Category Archives: London

Castles & Palaces - London

Exploring Osterley Park & House

Osterley Park & House

Here I am with another post on a dusty old house. I didn’t think I’d get into visiting historic houses and manors around the city until I was well into my retirement years. But I guess there is a 65-year-old in me that wants to go out now and explore them all. Plus who knows where I or the houses will be by the time I get to pension age!

Osterley Park & House Osterley Park & House Osterley Park & House

I visited Osterley Park and House during its low season, which meant only one part of the house was open and the gardens were out of bloom. Still there was enough to explore and the park itself is lovely for a walk.

Osterley Park & House

Osterley Park & House Osterley Park & House Originally built as a Tudor house in the 1570s, it was acquired by a rich banker in 1713, who saw it as the perfect way to impress and show off to his friends, enemies and clients. His grandson got Robert Adam (the go-to neoclassical architect, interior designer and furniture designer of the 18th century) to remodel and transform Osterley into the impressive neo-classical country estate we can still explore today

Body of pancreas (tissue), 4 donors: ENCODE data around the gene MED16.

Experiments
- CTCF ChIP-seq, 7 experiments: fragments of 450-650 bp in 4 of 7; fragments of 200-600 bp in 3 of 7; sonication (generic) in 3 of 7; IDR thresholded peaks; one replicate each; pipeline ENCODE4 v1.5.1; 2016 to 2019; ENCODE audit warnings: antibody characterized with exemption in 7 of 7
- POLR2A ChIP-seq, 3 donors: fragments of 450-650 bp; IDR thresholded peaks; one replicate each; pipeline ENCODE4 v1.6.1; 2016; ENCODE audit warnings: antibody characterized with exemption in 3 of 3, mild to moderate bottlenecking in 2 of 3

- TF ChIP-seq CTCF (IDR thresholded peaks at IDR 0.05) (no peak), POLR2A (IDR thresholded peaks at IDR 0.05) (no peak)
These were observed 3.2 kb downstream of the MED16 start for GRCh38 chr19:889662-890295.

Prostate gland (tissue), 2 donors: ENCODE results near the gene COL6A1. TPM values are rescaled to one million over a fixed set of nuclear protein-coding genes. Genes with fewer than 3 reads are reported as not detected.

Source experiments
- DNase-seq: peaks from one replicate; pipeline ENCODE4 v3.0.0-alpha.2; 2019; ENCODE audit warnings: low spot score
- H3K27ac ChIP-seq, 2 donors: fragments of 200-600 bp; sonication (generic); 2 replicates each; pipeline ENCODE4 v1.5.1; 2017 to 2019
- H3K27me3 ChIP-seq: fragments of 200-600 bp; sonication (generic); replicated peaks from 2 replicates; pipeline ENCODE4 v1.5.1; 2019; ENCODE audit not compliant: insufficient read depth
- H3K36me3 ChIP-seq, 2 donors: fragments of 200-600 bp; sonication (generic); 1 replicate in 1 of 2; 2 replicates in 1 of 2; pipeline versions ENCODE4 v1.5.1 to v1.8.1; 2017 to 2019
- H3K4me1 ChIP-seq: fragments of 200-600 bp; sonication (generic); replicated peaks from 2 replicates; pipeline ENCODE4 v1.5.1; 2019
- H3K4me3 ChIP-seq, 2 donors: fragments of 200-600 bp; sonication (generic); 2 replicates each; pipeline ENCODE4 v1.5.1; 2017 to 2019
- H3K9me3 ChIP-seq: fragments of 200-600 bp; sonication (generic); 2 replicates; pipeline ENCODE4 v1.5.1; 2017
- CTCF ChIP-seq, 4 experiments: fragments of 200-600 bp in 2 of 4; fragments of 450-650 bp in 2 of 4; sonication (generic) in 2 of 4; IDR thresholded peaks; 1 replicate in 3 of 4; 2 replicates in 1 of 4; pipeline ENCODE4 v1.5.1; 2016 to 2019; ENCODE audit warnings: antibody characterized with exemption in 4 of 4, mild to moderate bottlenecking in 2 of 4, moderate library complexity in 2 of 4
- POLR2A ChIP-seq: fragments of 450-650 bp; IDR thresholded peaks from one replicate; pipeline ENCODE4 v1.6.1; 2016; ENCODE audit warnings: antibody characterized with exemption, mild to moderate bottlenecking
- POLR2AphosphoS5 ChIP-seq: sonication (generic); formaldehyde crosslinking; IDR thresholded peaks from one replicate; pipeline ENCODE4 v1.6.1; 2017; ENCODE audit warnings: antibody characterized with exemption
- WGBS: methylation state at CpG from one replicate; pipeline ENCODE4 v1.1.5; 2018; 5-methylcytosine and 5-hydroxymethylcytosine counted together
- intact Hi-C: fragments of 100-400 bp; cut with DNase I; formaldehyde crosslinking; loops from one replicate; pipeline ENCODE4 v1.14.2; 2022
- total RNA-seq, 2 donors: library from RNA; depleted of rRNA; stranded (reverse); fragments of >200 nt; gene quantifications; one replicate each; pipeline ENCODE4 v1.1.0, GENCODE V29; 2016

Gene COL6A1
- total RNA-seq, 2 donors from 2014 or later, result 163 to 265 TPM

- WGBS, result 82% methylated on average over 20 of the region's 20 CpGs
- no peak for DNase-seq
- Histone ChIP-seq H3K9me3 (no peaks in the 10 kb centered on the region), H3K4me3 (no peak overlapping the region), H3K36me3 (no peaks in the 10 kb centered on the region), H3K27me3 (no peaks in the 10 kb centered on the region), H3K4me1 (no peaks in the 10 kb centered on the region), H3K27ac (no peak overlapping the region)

Osterley Park & House Osterley Park & House Osterley Park & House

As mentioned, only four rooms were open during my visit and one of those was the entrance hall that was used to welcome the above mentioned friends and clients to dinners, parties and balls and a slap to the face of the enemies. It probably also reminded those lucky enough to enter that they’d never attain this level of wealth.

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The house has also been used as filming location for shows and movies since the 1940s and you might have seen it in Young Victoria, Mansfield Park or Alan Partridge. But I mainly recognised it as Wayne Manor in The Dark Knight Rises. Nolan filmed quite a few scenes there, including the library with the secret door / book cabinet that leads to the secret Bat Cave.